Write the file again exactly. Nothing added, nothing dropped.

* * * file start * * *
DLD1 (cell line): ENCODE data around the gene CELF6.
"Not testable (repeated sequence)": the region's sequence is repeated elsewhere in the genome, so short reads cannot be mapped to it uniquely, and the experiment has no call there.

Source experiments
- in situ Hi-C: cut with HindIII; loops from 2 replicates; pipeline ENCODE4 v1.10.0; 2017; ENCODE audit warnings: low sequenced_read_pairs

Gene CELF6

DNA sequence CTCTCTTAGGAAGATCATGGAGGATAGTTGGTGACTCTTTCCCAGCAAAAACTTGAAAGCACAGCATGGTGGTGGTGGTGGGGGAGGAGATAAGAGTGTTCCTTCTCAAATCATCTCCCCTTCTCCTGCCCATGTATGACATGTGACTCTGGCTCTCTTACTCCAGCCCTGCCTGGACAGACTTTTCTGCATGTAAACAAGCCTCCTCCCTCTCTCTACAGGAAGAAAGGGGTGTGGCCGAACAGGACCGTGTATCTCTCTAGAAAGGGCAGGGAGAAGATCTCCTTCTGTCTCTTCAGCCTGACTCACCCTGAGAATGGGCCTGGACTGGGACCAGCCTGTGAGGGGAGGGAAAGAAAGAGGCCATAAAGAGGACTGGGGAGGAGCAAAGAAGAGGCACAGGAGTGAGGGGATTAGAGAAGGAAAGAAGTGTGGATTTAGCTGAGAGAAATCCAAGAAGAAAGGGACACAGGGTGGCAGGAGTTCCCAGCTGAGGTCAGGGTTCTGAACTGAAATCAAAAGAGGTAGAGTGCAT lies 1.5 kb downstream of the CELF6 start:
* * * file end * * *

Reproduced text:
DLD1 (cell line): ENCODE data around the gene CELF6.
"Not testable (repeated sequence)": the region's sequence is repeated elsewhere in the genome, so short reads cannot be mapped to it uniquely, and the experiment has no call there.

Source experiments
- in situ Hi-C: cut with HindIII; loops from 2 replicates; pipeline ENCODE4 v1.10.0; 2017; ENCODE audit warnings: low sequenced_read_pairs

Gene CELF6

DNA sequence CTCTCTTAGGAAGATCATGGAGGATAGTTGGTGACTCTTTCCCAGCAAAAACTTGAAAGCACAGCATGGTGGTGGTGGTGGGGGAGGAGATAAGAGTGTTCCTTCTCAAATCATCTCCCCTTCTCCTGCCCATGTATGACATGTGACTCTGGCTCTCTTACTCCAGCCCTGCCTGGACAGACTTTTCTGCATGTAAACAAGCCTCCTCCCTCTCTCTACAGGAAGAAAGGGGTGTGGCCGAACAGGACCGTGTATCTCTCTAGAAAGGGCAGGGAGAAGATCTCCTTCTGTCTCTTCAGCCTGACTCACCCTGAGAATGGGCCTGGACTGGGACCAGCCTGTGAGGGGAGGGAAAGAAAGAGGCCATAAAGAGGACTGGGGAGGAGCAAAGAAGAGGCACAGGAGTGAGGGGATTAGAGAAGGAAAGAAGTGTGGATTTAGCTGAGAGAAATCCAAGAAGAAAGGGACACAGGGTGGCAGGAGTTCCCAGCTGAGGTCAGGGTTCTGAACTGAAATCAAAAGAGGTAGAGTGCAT lies 1.5 kb downstream of the CELF6 start: